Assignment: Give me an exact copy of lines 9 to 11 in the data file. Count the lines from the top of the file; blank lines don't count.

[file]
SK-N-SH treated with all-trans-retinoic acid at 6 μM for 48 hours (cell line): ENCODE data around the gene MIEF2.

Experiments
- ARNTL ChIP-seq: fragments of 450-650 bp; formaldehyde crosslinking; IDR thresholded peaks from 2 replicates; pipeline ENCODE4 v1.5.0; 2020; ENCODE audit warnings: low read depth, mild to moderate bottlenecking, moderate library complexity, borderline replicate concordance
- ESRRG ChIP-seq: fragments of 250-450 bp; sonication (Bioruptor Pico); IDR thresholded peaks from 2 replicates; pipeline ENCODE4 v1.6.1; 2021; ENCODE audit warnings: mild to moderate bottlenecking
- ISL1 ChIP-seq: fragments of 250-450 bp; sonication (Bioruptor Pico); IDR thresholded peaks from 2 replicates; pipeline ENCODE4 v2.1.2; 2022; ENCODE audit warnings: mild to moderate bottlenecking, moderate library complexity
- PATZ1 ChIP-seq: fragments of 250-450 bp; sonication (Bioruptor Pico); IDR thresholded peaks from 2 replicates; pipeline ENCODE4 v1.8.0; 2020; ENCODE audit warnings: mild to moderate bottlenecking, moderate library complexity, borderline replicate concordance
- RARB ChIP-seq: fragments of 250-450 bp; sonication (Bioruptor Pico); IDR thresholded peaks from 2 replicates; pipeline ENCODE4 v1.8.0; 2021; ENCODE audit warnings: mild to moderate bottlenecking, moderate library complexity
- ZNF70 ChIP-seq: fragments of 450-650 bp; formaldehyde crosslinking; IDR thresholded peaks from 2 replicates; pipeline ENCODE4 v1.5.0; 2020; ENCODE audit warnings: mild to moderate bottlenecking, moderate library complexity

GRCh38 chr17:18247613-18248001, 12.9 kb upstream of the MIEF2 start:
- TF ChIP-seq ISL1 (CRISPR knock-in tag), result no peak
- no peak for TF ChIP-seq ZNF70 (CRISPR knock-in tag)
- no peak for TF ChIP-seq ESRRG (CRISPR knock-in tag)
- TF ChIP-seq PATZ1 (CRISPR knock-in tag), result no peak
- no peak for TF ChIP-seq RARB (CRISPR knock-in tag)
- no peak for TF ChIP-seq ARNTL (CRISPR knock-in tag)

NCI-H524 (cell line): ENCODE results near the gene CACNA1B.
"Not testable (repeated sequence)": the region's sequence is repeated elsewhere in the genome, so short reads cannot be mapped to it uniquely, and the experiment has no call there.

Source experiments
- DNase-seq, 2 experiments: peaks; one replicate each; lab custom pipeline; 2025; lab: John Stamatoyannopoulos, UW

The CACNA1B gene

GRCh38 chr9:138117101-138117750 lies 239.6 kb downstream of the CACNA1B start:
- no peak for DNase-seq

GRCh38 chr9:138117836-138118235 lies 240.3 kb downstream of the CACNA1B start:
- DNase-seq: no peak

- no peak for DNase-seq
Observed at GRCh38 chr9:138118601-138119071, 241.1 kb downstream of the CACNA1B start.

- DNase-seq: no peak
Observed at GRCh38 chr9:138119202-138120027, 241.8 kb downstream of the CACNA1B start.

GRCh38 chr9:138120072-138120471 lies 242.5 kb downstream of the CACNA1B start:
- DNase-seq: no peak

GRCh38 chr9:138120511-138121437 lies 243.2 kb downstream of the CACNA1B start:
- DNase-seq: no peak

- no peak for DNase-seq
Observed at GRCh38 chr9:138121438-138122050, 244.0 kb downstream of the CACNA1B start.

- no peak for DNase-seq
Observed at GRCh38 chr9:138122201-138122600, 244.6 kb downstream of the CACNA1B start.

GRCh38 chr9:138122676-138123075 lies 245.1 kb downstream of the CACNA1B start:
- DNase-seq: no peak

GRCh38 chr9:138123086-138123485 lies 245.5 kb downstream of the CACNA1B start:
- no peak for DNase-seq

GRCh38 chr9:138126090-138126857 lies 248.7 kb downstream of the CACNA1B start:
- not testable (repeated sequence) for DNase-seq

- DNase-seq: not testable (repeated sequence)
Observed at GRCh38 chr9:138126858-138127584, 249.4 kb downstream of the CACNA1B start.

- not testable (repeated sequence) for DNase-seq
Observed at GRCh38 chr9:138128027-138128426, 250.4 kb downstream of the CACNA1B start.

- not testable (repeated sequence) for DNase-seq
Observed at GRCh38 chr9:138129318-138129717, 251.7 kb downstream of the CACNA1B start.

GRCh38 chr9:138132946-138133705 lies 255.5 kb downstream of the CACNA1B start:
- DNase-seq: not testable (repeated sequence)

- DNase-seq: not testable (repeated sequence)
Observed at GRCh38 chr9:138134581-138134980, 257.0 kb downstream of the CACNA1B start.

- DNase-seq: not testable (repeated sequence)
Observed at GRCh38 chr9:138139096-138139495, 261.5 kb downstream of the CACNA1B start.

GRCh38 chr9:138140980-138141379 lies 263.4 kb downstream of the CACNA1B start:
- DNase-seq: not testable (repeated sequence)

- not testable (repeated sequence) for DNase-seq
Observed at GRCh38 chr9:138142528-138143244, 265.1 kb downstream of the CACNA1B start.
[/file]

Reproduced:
GRCh38 chr17:18247613-18248001, 12.9 kb upstream of the MIEF2 start:
- TF ChIP-seq ISL1 (CRISPR knock-in tag), result no peak
- no peak for TF ChIP-seq ZNF70 (CRISPR knock-in tag)